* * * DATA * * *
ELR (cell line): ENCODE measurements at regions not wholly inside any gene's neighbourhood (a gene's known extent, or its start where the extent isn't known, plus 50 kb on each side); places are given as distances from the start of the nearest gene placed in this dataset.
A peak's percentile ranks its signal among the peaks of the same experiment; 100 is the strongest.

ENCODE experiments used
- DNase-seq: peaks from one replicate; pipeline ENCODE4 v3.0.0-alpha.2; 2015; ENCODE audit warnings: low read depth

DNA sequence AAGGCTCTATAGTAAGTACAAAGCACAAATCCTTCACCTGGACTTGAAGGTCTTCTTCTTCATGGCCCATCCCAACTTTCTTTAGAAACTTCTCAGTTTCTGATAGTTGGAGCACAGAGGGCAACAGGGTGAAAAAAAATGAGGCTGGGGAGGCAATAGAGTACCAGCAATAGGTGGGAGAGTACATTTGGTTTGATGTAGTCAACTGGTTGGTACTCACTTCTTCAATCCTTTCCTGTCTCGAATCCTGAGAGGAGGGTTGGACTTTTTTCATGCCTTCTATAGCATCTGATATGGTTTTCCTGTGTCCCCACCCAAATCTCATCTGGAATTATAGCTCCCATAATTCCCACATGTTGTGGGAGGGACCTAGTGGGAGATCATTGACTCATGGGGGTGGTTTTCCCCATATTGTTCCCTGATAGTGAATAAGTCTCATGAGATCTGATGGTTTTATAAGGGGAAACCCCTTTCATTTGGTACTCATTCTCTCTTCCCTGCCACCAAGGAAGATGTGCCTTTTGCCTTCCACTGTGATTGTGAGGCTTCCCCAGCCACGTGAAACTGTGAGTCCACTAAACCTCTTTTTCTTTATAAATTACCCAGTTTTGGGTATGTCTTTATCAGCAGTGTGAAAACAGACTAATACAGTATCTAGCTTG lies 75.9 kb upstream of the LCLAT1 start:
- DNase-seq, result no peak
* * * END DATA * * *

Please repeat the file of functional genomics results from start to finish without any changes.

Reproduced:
ELR (cell line): ENCODE measurements at regions not wholly inside any gene's neighbourhood (a gene's known extent, or its start where the extent isn't known, plus 50 kb on each side); places are given as distances from the start of the nearest gene placed in this dataset.
A peak's percentile ranks its signal among the peaks of the same experiment; 100 is the strongest.

ENCODE experiments used
- DNase-seq: peaks from one replicate; pipeline ENCODE4 v3.0.0-alpha.2; 2015; ENCODE audit warnings: low read depth

DNA sequence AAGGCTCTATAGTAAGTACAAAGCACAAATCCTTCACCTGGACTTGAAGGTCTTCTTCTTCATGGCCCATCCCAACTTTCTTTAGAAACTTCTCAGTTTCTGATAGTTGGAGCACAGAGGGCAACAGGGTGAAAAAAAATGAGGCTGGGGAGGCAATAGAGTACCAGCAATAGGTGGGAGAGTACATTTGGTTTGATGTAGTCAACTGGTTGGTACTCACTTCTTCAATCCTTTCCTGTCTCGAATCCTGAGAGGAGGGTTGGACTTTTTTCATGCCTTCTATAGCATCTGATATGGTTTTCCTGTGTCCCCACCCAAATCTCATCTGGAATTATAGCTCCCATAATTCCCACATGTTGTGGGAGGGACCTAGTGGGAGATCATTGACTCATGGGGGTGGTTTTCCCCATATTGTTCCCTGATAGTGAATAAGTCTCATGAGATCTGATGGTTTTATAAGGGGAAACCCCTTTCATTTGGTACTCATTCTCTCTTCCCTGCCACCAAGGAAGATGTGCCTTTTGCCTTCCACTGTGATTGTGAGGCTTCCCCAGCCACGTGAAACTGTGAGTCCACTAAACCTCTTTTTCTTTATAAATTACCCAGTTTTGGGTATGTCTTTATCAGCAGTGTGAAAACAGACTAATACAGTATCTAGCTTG lies 75.9 kb upstream of the LCLAT1 start:
- DNase-seq, result no peak